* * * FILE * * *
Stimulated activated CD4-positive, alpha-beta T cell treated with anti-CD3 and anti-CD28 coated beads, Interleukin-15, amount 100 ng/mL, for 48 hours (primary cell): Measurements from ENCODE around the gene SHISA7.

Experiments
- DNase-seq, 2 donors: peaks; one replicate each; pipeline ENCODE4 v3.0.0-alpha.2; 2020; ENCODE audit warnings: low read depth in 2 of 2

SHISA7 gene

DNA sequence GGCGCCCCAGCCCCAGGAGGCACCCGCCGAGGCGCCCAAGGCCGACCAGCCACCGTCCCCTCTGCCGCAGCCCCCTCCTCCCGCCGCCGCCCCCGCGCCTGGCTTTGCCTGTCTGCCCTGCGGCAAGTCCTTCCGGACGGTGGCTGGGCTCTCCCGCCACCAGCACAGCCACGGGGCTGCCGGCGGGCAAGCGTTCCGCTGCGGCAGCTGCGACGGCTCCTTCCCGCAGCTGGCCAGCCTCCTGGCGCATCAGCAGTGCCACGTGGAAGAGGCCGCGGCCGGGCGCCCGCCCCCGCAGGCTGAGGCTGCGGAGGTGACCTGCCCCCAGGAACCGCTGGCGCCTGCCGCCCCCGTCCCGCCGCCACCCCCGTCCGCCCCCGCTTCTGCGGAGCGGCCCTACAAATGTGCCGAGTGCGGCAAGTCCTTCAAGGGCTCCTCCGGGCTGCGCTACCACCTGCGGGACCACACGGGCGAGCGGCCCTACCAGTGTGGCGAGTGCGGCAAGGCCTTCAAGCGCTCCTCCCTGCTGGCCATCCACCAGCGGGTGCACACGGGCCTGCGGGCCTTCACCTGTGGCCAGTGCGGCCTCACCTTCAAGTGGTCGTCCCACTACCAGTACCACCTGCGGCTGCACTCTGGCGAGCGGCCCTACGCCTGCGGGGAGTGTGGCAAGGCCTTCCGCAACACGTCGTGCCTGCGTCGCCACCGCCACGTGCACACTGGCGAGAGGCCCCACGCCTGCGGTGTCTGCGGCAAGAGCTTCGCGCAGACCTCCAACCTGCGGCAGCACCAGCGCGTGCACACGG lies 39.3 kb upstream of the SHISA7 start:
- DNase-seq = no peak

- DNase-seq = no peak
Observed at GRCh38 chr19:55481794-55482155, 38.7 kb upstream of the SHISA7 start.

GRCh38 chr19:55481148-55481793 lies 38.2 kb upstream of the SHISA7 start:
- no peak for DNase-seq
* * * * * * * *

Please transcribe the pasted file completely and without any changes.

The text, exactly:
Stimulated activated CD4-positive, alpha-beta T cell treated with anti-CD3 and anti-CD28 coated beads, Interleukin-15, amount 100 ng/mL, for 48 hours (primary cell): Measurements from ENCODE around the gene SHISA7.

Experiments
- DNase-seq, 2 donors: peaks; one replicate each; pipeline ENCODE4 v3.0.0-alpha.2; 2020; ENCODE audit warnings: low read depth in 2 of 2

SHISA7 gene

DNA sequence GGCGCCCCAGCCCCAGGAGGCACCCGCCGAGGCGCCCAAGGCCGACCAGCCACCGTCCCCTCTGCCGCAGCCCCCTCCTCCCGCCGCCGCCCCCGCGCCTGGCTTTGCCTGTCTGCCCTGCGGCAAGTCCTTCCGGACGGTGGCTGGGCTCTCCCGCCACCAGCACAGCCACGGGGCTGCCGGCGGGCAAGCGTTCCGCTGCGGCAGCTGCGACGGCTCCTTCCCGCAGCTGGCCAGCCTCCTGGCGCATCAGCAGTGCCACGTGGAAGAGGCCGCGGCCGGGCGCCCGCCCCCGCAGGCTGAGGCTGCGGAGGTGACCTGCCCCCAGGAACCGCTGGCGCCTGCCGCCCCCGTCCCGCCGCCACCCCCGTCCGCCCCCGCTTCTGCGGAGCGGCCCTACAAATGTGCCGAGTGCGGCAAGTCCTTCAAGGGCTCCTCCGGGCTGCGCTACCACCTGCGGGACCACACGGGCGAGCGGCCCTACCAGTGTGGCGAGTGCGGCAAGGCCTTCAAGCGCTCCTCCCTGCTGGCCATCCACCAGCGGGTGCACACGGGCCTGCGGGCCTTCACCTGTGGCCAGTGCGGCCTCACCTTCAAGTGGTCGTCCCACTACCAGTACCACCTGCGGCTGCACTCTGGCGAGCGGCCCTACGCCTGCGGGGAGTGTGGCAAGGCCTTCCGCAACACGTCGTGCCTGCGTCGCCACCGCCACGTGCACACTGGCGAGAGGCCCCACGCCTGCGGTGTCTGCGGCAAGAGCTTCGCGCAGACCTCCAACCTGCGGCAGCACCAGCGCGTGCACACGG lies 39.3 kb upstream of the SHISA7 start:
- DNase-seq = no peak

- DNase-seq = no peak
Observed at GRCh38 chr19:55481794-55482155, 38.7 kb upstream of the SHISA7 start.

GRCh38 chr19:55481148-55481793 lies 38.2 kb upstream of the SHISA7 start:
- no peak for DNase-seq